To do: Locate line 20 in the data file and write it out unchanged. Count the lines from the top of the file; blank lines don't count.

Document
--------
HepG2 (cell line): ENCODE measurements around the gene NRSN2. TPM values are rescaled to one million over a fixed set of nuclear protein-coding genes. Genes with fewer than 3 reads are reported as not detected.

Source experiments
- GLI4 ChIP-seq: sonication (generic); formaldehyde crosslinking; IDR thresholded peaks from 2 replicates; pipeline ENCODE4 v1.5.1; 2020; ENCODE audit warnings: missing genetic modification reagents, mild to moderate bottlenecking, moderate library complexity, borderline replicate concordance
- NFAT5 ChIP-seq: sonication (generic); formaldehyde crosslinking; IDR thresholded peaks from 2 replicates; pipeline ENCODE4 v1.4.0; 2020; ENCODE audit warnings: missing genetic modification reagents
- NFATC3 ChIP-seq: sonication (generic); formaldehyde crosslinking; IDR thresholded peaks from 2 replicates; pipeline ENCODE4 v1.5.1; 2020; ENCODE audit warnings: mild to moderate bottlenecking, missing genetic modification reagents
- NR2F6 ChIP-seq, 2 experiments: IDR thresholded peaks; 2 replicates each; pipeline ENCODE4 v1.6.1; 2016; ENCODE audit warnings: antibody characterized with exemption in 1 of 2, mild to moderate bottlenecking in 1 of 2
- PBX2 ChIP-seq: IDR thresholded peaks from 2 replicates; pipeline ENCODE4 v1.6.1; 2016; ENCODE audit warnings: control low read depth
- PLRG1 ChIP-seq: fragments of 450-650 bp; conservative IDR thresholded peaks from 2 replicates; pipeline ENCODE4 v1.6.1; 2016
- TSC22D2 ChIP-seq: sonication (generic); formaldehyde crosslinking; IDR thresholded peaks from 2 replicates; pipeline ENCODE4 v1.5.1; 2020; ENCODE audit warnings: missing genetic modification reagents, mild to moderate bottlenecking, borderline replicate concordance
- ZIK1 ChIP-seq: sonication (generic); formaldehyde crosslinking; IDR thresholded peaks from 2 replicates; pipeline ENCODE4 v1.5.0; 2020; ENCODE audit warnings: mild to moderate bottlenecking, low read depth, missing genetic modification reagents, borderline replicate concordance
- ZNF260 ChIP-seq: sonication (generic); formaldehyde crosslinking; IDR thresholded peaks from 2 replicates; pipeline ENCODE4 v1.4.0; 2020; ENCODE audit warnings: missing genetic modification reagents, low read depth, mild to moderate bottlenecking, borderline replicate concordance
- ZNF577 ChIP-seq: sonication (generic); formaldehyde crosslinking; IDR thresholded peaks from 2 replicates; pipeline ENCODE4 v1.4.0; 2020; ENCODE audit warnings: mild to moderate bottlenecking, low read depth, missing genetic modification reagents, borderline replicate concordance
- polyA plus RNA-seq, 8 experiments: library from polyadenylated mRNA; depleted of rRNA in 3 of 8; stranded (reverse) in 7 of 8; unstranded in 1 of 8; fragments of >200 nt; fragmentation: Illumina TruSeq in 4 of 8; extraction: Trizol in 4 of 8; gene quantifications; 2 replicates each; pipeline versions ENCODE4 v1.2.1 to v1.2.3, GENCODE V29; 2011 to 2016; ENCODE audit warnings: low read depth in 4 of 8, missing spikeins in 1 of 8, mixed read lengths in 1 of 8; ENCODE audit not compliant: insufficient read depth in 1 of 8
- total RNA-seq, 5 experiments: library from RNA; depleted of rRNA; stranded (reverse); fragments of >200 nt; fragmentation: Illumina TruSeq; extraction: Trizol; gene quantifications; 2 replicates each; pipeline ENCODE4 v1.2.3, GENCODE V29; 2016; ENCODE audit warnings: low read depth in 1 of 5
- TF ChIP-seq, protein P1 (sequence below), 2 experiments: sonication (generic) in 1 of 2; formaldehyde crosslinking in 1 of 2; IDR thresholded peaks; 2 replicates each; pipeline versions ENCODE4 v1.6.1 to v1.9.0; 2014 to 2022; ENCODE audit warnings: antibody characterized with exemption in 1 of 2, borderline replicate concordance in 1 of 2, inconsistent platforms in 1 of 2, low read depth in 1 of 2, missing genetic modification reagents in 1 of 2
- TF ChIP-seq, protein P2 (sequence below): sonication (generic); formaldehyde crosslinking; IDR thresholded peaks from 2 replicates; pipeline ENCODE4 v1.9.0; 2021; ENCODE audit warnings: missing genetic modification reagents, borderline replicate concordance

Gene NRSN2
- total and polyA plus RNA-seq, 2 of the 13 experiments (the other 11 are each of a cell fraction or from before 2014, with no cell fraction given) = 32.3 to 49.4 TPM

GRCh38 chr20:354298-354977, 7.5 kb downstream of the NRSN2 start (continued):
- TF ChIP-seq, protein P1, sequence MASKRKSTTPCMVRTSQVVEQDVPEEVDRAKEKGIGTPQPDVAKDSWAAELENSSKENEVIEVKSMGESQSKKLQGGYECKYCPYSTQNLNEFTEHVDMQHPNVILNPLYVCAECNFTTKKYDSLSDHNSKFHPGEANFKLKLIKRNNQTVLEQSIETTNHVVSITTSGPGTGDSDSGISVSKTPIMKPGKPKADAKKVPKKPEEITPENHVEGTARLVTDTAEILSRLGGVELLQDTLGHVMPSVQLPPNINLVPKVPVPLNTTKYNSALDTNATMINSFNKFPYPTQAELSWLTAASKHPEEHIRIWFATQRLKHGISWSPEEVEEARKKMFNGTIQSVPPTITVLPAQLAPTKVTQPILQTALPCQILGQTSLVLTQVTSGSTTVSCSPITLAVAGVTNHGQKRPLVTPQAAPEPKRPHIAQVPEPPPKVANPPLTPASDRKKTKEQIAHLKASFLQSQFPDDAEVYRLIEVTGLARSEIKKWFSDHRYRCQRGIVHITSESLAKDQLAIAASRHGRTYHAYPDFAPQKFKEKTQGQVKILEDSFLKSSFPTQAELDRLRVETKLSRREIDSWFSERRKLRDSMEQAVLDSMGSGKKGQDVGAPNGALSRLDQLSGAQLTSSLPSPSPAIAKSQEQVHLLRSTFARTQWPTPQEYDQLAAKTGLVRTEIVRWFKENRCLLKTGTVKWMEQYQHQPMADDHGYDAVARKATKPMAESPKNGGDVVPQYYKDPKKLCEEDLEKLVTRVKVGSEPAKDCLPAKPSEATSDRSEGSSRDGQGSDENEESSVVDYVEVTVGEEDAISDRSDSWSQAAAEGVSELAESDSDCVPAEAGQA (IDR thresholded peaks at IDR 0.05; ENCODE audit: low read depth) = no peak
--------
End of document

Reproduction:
- TF ChIP-seq, protein P1, sequence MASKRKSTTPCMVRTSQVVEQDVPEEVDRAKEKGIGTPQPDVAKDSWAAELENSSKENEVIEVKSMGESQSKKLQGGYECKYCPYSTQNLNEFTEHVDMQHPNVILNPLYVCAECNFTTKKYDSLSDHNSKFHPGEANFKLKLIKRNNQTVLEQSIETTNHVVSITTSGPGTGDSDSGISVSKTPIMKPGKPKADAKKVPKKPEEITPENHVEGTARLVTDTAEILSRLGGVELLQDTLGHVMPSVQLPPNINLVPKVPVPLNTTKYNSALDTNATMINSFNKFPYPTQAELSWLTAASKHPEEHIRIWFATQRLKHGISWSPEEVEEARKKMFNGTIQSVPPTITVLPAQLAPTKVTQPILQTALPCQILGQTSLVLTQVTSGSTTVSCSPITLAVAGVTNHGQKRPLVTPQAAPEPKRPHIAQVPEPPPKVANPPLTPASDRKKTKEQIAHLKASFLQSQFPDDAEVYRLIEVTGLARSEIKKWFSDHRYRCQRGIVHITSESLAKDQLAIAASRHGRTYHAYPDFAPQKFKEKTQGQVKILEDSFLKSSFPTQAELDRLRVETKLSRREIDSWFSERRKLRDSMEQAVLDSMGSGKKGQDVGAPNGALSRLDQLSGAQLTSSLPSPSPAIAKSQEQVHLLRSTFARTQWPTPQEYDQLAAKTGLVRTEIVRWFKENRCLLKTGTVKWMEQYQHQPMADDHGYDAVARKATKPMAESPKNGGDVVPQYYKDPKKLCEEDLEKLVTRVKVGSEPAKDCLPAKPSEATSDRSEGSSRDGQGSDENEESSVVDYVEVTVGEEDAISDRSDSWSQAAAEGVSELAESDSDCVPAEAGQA (IDR thresholded peaks at IDR 0.05; ENCODE audit: low read depth) = no peak